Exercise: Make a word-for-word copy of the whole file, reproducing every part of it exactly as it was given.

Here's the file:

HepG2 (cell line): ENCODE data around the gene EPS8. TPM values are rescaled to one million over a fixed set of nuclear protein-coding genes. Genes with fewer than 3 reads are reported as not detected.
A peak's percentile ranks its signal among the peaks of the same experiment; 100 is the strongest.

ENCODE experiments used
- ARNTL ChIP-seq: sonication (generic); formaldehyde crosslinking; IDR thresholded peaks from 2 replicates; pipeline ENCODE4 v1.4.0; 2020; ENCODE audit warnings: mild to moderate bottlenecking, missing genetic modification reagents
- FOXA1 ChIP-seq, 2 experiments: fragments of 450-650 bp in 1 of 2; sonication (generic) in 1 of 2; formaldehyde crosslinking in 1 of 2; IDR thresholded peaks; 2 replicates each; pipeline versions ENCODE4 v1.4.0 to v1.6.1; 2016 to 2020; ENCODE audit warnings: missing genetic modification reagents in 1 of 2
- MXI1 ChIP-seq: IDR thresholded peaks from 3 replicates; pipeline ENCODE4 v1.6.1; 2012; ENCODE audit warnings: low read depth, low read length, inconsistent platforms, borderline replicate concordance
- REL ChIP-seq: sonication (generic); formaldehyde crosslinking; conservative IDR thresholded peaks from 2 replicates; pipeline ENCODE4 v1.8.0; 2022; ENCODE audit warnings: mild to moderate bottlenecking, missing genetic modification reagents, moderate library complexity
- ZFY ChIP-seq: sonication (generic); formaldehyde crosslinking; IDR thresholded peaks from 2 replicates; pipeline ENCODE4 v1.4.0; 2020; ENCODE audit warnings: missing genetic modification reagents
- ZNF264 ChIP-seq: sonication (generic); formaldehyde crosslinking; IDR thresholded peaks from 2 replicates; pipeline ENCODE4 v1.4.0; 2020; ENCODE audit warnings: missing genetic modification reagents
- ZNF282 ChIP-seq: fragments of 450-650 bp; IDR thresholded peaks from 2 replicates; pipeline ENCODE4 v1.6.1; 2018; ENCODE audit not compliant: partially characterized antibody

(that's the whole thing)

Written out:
HepG2 (cell line): ENCODE data around the gene EPS8. TPM values are rescaled to one million over a fixed set of nuclear protein-coding genes. Genes with fewer than 3 reads are reported as not detected.
A peak's percentile ranks its signal among the peaks of the same experiment; 100 is the strongest.

ENCODE experiments used
- ARNTL ChIP-seq: sonication (generic); formaldehyde crosslinking; IDR thresholded peaks from 2 replicates; pipeline ENCODE4 v1.4.0; 2020; ENCODE audit warnings: mild to moderate bottlenecking, missing genetic modification reagents
- FOXA1 ChIP-seq, 2 experiments: fragments of 450-650 bp in 1 of 2; sonication (generic) in 1 of 2; formaldehyde crosslinking in 1 of 2; IDR thresholded peaks; 2 replicates each; pipeline versions ENCODE4 v1.4.0 to v1.6.1; 2016 to 2020; ENCODE audit warnings: missing genetic modification reagents in 1 of 2
- MXI1 ChIP-seq: IDR thresholded peaks from 3 replicates; pipeline ENCODE4 v1.6.1; 2012; ENCODE audit warnings: low read depth, low read length, inconsistent platforms, borderline replicate concordance
- REL ChIP-seq: sonication (generic); formaldehyde crosslinking; conservative IDR thresholded peaks from 2 replicates; pipeline ENCODE4 v1.8.0; 2022; ENCODE audit warnings: mild to moderate bottlenecking, missing genetic modification reagents, moderate library complexity
- ZFY ChIP-seq: sonication (generic); formaldehyde crosslinking; IDR thresholded peaks from 2 replicates; pipeline ENCODE4 v1.4.0; 2020; ENCODE audit warnings: missing genetic modification reagents
- ZNF264 ChIP-seq: sonication (generic); formaldehyde crosslinking; IDR thresholded peaks from 2 replicates; pipeline ENCODE4 v1.4.0; 2020; ENCODE audit warnings: missing genetic modification reagents
- ZNF282 ChIP-seq: fragments of 450-650 bp; IDR thresholded peaks from 2 replicates; pipeline ENCODE4 v1.6.1; 2018; ENCODE audit not compliant: partially characterized antibody